Matthew Coulter

PhD Candidate in Medieval History
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I graduated in 2017 with a BA in History from Balliol College, Oxford. Subsequently, I spent a year as an exchange student at the Stiftung Maximilianeum in Munich, during which time I studied at the Ludwig Maximilian University (LMU Munich). In 2019 I completed my MPhil at St John’s College, Cambridge, with funding from the Newton College Masters Award. My MPhil Thesis analysed the reception of the 1241 Mongol invasion of Hungary in Austrian charters and annals, with particular reference to the significance of border warfare and dynastic relations between the Duchy of Austria and the Kingdom of Hungary in mediating the reaction to and legacy of this event. My doctoral research continues on the theme of Central European connections, and focuses on the forms of political representation employed by the German-speaking Saxon towns in fifteenth- and sixteenth-century Transylvania.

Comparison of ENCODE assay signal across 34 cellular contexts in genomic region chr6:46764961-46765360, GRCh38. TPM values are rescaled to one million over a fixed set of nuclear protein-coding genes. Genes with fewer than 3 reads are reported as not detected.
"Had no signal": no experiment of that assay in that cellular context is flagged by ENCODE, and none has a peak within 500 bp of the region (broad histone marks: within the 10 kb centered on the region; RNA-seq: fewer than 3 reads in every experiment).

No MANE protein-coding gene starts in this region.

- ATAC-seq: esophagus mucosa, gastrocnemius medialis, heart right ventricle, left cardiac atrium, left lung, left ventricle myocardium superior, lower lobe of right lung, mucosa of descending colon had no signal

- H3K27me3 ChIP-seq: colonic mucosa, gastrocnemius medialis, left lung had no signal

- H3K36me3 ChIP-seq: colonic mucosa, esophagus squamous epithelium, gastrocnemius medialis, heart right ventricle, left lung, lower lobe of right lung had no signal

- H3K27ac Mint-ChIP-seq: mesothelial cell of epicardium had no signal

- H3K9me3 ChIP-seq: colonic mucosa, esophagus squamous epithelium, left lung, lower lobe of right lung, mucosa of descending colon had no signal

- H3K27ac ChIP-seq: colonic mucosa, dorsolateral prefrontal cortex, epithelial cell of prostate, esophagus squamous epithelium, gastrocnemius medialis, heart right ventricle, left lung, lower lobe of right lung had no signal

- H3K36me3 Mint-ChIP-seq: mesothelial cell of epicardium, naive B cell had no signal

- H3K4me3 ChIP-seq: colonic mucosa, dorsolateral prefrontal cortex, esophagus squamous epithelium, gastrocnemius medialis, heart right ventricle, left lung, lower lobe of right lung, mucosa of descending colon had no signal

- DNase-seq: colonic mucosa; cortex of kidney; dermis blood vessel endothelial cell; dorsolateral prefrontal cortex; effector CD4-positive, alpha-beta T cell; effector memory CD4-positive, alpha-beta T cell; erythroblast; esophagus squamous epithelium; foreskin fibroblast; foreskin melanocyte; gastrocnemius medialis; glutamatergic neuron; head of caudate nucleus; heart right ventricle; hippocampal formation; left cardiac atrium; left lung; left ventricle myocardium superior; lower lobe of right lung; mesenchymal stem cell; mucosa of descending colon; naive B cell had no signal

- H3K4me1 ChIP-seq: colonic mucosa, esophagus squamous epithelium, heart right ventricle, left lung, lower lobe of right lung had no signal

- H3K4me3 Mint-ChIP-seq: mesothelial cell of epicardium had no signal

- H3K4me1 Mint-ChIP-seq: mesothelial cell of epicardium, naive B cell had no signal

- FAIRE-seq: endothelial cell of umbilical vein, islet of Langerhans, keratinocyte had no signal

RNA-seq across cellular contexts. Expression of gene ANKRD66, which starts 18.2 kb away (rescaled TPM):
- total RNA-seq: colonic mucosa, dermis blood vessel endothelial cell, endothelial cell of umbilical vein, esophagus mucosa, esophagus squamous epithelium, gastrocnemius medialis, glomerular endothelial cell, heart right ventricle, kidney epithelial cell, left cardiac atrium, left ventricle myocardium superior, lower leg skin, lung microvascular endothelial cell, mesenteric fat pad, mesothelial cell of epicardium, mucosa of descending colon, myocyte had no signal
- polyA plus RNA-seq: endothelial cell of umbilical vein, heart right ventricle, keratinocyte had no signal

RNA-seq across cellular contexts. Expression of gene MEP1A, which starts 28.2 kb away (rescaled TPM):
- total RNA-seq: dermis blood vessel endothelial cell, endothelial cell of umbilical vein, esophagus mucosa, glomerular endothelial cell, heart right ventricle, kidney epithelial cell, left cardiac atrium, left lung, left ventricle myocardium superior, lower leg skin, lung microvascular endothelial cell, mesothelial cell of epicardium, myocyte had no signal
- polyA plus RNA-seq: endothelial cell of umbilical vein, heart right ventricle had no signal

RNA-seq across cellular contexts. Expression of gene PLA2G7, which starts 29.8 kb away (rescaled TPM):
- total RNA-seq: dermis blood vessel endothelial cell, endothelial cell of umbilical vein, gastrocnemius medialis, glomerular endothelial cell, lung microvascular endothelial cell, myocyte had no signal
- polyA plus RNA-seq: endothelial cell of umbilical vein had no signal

Medieval Hungary; Transylvania; East-Central Europe; medieval concepts of Europe; letters and letter collections; communication; literacy; diplomacy and political culture; towns and urban life.

I have lectured on the subject of 'Late Medieval Town Life' for Paper 14 of Part I.

'Patterns of Communication during the 1241 Mongol Invasion of Europe: Insights from the Ottobeuren Letter Collection', The Mongols in Central Europe: The Profile and Impact of their Thirteenth-Century Invasions, Online Conference, 26–7 November 2020 (originally to be held 26–7 March 2020 in Budapest).

'The Saxon Towns in Transylvania: Communication and Connections in the Fifteenth Century', Second Doctoral Colloquium Cambridge/QMUL, St Catharine's College, Cambridge, 7 February 2020.

'The Ottobeuren Letter Collection: Regional Connections and the Transmission of Information during the Mongol Invasion of Hungary', Central and Late Middle Ages Workshop, Faculty of History, Cambridge, 21 November 2019.

 

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mjc283@cam.ac.uk
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Key publications

'"Hec est quedam profetia que fuit inventa": A Prophecy in Cambridge, Corpus Christi College, MS 372', Transactions of the Cambridge Bibliographical Society 17, no. 1 (2020): 39–51.